John Galt, one of the pioneers of Very Long Baseline Interferometry, died on Boxing Day morning, December 26, 2012. John was the first employee of the Dominion Radio Astrophysical Observatory (DRAO) in 1959, its Director from 1963 until 1980, and, with his many novel experiments on the 26-m Telescope across a number of fields of astrophysics, helped establish the importance of radio astronomy as a scientific endeavor in Canada and raised the international profile of DRAO.
John developed a passion for all things technical and scientific in his early years. Following service in the Royal Canadian Navy Volunteer Reserve during the latter part of World War II, and a BA at University of Toronto, John spent time in the Canadian arctic, working for the Dominion Observatory in Resolute Bay on studies of the Earth’s magnetic field, before heading back to Toronto to work on both his MA and PhD in the Physics Department. He became an expert in analyzing the properties of atoms through laboratory spectroscopy, an endeavour closely related to astronomy. During this period he went out to British Columbia to work at the Dominion Astrophysical Observatory (DAO) in Victoria, to build an early optical photometer for the Plaskett Telescope, and he participated in observations of the 1954 Total Eclipse from northern Ontario.
In 1957 John was hired by the Dominion Astronomer, C. S. Beales, as the first employee of the fledgling DRAO to be located in the White Lake basin near Penticton, British Columbia. The site for DRAO had recently been identified following a series of site tests across North America and by Jack Locke of the Dominion Observatory and Ed Argyle of the Dominion Astrophysical Observatory. Not knowing much about radio exploration of the Universe, John was immediately posted to Jodrell Bank in the UK, then the leading radio astronomy institute in the world, to gain experience in the rapidly developing field. Two years later he joined Jack Locke in the old post office building in Penticton to start the challenging task of establishing the observatory.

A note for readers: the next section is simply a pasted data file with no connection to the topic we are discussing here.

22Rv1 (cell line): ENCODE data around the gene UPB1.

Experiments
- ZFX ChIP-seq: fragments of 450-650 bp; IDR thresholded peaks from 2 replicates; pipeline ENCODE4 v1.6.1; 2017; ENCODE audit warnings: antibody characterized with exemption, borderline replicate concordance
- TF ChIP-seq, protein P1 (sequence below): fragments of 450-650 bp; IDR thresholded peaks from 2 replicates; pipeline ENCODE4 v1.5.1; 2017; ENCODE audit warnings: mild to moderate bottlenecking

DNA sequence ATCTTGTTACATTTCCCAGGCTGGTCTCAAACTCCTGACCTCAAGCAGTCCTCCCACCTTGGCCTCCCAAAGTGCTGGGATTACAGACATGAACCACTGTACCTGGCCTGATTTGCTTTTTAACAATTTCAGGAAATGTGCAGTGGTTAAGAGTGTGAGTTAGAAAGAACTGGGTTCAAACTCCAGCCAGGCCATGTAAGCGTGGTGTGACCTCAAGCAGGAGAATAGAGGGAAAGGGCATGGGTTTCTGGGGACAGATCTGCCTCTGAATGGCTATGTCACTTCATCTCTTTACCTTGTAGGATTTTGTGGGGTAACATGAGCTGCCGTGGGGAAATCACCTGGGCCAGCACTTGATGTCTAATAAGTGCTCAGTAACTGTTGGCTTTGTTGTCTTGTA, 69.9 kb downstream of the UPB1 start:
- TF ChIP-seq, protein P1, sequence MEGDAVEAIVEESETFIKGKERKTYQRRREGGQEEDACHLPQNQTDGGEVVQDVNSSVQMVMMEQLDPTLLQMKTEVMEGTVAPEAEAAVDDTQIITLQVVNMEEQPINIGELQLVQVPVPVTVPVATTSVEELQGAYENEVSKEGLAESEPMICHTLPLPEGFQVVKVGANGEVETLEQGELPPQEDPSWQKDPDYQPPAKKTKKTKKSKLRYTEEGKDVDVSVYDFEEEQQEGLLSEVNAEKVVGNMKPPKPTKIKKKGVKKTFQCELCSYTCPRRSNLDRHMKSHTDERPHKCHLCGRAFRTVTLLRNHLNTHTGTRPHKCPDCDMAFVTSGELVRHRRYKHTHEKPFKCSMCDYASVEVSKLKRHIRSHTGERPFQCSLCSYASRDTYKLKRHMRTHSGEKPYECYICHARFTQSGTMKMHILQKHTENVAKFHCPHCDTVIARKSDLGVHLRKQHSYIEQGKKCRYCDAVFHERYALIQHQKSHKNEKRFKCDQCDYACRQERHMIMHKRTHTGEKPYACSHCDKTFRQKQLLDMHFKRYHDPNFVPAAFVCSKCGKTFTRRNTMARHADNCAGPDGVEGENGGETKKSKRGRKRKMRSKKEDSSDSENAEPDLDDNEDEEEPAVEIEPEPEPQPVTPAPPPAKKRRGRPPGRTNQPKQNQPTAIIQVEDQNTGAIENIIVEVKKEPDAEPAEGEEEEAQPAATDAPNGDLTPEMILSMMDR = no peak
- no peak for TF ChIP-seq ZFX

The summer of 1959 was a very exciting and busy time at DRAO – John was responsible for construction of the 84 foot telescope, now known as the 26-m telescope, and its control building with offices. Jack Locke noted that “the telescope was erected, the receiving equipment delivered – to be immediately modified by John Galt” (Locke, 1988 JRASC 82, 219). This spirit of technical innovation was a hallmark of John’s work.